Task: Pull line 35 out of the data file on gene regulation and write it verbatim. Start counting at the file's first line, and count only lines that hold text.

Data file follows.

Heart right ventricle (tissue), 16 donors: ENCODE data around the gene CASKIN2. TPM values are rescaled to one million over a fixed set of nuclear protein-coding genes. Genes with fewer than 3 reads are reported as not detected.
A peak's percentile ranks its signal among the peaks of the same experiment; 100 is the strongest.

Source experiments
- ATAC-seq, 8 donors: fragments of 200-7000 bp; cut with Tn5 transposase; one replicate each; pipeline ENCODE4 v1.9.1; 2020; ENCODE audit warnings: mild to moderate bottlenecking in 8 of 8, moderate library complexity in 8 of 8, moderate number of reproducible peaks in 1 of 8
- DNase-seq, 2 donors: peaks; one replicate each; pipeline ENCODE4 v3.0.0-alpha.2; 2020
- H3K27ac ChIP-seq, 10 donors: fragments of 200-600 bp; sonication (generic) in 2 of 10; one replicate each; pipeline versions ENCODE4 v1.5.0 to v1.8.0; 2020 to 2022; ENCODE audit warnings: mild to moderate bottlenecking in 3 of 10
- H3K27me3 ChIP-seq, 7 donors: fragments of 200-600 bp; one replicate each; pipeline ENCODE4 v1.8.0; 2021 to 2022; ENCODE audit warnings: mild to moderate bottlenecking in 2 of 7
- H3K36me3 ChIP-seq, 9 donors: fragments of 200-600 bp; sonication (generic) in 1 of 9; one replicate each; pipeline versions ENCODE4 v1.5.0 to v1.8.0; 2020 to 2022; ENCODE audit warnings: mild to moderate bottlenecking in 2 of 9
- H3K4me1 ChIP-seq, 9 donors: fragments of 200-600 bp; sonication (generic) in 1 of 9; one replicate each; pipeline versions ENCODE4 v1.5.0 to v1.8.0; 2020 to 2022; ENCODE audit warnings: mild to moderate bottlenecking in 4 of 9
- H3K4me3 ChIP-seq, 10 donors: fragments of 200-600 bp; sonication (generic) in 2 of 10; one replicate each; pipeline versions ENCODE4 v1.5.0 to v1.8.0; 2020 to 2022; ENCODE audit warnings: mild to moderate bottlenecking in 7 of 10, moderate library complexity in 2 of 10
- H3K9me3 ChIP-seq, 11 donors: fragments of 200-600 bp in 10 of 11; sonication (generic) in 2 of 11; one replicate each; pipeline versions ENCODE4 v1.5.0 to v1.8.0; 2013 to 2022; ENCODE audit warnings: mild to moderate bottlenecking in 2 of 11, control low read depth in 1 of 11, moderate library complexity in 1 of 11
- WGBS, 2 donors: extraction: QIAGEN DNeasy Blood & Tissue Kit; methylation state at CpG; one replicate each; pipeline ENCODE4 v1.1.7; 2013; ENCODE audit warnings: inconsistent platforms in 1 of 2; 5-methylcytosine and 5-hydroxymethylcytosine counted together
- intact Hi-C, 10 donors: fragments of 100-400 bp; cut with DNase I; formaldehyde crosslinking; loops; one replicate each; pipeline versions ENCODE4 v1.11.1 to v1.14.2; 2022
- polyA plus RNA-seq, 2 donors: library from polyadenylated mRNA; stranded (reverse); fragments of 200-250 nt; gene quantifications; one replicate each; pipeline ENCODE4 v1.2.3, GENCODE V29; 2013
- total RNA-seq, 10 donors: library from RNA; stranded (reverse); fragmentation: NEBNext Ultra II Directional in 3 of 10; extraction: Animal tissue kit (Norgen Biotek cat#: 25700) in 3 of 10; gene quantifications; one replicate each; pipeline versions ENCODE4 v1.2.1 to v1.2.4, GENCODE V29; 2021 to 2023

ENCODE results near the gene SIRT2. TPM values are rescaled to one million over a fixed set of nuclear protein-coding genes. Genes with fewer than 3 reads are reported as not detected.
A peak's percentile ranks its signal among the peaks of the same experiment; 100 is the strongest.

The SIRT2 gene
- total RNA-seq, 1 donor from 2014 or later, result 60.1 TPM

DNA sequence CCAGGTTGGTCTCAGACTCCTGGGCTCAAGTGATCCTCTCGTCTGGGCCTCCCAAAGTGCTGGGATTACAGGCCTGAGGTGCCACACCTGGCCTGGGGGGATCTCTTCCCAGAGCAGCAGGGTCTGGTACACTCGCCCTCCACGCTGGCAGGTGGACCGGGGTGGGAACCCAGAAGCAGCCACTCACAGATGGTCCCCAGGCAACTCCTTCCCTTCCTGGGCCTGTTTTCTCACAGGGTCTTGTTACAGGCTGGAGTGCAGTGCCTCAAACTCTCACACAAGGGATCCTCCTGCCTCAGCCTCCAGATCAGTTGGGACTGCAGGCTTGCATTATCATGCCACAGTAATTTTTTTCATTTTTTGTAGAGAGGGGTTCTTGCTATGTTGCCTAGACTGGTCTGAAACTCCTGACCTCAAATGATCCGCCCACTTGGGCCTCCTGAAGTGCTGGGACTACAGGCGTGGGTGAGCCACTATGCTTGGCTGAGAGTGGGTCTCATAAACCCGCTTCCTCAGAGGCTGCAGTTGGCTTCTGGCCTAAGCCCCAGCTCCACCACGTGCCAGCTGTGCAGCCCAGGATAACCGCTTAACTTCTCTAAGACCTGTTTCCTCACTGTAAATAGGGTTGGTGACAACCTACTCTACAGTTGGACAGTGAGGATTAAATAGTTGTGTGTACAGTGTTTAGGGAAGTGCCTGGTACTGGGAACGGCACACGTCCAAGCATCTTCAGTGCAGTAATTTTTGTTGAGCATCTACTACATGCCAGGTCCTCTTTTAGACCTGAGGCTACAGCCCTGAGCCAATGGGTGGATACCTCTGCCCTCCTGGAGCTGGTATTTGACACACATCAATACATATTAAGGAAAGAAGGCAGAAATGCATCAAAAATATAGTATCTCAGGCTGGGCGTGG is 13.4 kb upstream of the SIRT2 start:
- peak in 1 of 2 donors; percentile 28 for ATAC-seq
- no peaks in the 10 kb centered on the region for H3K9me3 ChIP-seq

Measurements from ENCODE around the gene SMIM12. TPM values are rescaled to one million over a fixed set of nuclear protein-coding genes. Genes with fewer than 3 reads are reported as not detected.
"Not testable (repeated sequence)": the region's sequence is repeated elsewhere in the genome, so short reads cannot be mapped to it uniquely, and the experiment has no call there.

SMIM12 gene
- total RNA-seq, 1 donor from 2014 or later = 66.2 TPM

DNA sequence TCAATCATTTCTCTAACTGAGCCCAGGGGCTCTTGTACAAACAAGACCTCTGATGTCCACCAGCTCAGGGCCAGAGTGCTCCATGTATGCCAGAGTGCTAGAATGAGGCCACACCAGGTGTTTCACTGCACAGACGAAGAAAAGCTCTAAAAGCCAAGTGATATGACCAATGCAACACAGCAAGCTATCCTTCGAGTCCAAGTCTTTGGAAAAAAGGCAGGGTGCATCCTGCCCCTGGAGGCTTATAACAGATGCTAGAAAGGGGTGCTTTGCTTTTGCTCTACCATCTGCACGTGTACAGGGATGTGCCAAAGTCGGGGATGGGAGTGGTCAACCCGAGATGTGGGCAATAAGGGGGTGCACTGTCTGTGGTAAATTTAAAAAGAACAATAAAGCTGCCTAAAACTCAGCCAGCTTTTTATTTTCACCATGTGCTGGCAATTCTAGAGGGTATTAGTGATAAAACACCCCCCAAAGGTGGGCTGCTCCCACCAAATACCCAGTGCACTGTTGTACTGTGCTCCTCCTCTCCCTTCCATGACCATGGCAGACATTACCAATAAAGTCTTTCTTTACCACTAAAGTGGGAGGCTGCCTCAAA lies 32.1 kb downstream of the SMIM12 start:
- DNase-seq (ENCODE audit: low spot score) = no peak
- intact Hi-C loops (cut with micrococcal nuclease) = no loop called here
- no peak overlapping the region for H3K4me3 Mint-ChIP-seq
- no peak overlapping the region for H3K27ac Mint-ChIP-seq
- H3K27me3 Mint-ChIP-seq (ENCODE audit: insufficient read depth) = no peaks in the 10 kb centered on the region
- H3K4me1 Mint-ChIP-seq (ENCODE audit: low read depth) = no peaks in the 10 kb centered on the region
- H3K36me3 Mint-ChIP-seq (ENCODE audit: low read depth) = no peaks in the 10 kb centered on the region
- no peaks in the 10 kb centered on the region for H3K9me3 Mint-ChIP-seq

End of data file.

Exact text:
- no peaks in the 10 kb centered on the region for H3K9me3 Mint-ChIP-seq